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Central Heating Problems

There are several problems that you may encounter with a central heating system and it is not always easy to diagnose the cause of the fault.

In some cases it will be necessary to enlist the services of a professional plumber or heating engineer, but many of the problems can be dealt with simply by adjusting the settings, or for the more confident, by embarking on a little bit of DIY.

Some of the more common central heating problems and solutions are listed below, but as always, it is best to consult a professional if you are unsure about trying to repair the system yourself.


You may have to call in help to diagnose problems with central heating.

It isn't always easy to diagnose problems with central heating and you may have to call in help.


The radiators can highlight a variety of different problems, and are usually the first thing you notice about a faulty central heating system.


Cold at the top only

If the radiators are warmer at the bottom but almost completely cold at the top, it is often a sign that the radiator needs to be bled. When air gets into the system it collects at the top of the radiators and prevents the water from heating the radiator fully. You should have a radiator key which opens the bleed valves on the radiators to allow the air to escape and the system to refill with water.


Cold at the bottom only

If the reverse is true and the radiators are colder at the bottom, it is a more serious problem. This could indicate that the radiators are full of sludge and debris, which has collected lower down. The only way to deal with this is by flushing the system with chemicals to clear the sludge; unfortunately this is quite an expensive process.


Cold downstairs but warm upstairs

If the heating appears to be working upstairs but suddenly fails to heat the downstairs radiators, it could point to a problem with the pump. If it is unable to properly circulate the water, a pump can usually be replaced without the need to drain the system.


A single cold radiator

If there is just one problem radiator in a system, which does not heat, it could be that the inlet valve has been closed, and you should check that it is open. It may also point to a failed thermostatic valve, which will require the draining of the system to be replaced.



The boiler is the heart of the central heating system, and any problems will affect both heating and hot water. If you have gas central heating problems, bear in mind that any work to the boiler should be carried out by a gas safe registered engineer.

A gas registered engineer should carry out any work needed on a central heating boiler.

Any work required on a central heating boiler should be carried out by a gas safe engineer.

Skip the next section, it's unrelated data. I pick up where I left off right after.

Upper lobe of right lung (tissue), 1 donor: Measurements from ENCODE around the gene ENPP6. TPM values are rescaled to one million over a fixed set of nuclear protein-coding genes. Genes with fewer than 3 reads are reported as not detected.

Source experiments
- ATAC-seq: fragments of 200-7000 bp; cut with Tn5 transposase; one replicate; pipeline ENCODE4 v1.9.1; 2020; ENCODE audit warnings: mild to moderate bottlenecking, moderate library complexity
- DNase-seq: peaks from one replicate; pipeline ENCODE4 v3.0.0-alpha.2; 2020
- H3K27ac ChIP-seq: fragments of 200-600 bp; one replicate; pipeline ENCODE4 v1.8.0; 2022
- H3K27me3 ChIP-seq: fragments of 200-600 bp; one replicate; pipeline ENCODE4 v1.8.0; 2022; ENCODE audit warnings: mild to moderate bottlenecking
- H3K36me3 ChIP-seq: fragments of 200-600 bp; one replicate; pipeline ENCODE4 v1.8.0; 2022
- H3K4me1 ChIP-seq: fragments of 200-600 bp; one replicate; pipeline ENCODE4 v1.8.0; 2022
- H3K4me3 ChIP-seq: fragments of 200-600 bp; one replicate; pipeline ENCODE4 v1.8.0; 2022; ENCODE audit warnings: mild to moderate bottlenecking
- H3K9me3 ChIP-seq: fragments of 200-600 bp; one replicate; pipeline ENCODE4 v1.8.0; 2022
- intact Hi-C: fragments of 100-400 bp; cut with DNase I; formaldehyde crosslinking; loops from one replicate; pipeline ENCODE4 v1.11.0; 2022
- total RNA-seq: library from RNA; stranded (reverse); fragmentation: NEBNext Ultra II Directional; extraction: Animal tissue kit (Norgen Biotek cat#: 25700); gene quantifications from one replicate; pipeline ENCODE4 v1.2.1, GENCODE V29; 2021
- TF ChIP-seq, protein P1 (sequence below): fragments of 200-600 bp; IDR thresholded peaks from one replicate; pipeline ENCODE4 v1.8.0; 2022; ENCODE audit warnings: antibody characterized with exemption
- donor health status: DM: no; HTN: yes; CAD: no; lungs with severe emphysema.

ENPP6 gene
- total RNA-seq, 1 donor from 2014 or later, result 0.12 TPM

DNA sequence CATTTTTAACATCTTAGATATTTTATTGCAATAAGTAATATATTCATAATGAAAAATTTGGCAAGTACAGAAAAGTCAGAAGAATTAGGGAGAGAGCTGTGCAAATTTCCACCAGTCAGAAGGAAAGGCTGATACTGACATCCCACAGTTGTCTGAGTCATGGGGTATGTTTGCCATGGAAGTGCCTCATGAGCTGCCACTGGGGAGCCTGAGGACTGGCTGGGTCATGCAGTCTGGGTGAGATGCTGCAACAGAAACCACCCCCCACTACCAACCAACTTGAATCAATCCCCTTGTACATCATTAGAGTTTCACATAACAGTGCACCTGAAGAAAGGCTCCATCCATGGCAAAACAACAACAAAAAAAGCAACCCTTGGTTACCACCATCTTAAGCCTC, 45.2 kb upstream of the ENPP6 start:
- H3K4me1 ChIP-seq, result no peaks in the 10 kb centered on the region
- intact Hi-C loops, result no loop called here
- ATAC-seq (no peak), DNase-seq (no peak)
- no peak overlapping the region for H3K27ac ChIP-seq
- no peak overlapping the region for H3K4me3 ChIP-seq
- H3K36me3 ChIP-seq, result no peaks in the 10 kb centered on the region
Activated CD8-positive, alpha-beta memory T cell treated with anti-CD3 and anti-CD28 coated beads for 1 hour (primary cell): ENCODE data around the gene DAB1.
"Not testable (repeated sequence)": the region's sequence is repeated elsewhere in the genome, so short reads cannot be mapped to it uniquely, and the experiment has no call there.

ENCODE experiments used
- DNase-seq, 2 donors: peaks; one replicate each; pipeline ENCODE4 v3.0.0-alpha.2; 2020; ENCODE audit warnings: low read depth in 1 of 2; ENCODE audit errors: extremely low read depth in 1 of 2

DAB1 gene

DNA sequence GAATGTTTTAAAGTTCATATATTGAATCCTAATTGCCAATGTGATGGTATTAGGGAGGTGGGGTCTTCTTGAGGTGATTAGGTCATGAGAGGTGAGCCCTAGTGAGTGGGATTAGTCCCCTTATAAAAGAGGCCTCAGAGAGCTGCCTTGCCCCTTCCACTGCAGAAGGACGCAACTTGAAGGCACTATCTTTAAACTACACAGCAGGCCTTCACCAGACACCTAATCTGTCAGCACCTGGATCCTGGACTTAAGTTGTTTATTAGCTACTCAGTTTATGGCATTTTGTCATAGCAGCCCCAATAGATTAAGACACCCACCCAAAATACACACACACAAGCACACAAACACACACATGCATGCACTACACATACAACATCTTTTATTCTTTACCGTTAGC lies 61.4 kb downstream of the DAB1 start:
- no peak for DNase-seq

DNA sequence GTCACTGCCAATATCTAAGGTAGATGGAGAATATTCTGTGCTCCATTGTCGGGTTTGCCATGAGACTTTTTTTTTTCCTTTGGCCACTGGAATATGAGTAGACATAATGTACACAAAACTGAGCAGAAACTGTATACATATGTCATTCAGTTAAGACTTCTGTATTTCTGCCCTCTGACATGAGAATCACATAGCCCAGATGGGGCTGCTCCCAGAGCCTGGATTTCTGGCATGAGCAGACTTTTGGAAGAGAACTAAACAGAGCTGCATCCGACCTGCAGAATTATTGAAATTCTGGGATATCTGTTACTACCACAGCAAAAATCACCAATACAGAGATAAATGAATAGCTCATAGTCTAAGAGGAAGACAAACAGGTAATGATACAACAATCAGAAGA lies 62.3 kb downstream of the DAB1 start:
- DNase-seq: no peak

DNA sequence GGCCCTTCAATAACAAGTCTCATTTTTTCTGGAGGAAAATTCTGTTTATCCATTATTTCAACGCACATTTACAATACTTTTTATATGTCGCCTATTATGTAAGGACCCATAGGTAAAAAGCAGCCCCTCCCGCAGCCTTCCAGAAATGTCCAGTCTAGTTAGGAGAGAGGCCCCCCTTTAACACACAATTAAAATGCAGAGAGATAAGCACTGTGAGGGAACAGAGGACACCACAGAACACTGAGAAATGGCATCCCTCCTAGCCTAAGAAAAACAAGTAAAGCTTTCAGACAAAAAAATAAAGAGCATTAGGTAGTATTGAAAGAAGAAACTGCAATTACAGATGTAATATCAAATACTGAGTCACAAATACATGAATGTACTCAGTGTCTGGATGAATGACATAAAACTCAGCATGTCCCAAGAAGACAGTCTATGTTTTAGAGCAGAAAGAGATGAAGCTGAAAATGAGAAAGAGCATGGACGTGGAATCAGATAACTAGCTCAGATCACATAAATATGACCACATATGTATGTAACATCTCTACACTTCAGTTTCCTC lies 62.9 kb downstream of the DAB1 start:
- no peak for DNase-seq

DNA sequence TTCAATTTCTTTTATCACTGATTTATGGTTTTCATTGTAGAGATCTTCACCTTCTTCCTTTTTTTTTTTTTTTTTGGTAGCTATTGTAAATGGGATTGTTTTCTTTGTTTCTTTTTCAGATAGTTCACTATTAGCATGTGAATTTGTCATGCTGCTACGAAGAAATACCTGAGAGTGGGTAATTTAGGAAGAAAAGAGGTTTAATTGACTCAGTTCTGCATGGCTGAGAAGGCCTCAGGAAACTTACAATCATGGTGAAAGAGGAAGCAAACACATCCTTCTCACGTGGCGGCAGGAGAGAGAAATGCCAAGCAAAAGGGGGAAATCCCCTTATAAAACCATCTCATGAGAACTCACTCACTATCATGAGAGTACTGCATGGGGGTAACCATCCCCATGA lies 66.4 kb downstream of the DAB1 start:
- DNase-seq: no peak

Boiler cycling on and off but water is only luke warm

If the boiler is turning on and off, but the water is not being fully heated there could be a problem with the flue fan.

If the thermal cut out on the fan is faulty it will cut the gas supply and switch the boiler off at a much lower temperature than it should.

This is one of the reasons for this type of fault, but there could be several others, and it is a job best left to a qualified technician.


Pilot light frequently going out

If the pilot light appears smaller than usual or continually goes out, it might be down to a blockage in the pilot light gas tube, or a failure of the sensors which detect when the pilot light is lit. Again, as the repair will require the removal of the boiler case, it is not something you should undertake yourself.


Unusual noises from the boiler

If you hear unusual or excessive noise from the boiler, it may be blocked by a build up of rust, sludge and debris. This could point to a need to flush the heating system to clean out the heat exchanger in the boiler, as well as the radiators and the pipes.


Leaking central heating pipes

Leaking pipes can often go long periods unnoticed, particularly if they are under the floor, and can cause a good deal of damage. To replace a length of pipe or a leaking connection, the water should be isolated and the whole system should be drained, so you can get to the part and replace it.


Power flushing

Over the course of time all central heating systems suffer from an internal build up of sludge, rust and debris, which can become attached to surfaces and block the circulation of the water. The best solution to this is to power flush the entire system, remove the substances and replace the water.

To do this, a high flow rate pump is connected to the system, and a mix of water and chemical cleaning agents is pumped around the network of pipes and radiators. The velocity of the water, along with the chemicals, frees debris from surfaces and it is carried away when the cleaning fluid is drained off.



Before calling in a plumber it is worth a few simple checks to make sure the problem isn’t something you can easily take care of yourself. Check the times on the programmer to make sure they haven’t been changed or reset by a power cut.

Check the thermostat on the boiler and the room thermostat if you have a problem with the heating; and check the thermostat on the hot water cylinder if there is a problem with the water heating.



Central heating is one of the most popular forms of heating as it is one of the cheapest and most energy efficient. Fortunately, central heating systems tend to be very reliable and do not fail very often. If you do have problems with the heating, it is worth taking the time to try and diagnose the fault yourself before calling in a professional.

If it is just a case of adjusting a few settings, you can save yourself paying the call out fee. If the problem is related to a gas boiler, however, you should contact a gas safe registered engineer immediately to make sure it is dealt with swiftly and safely

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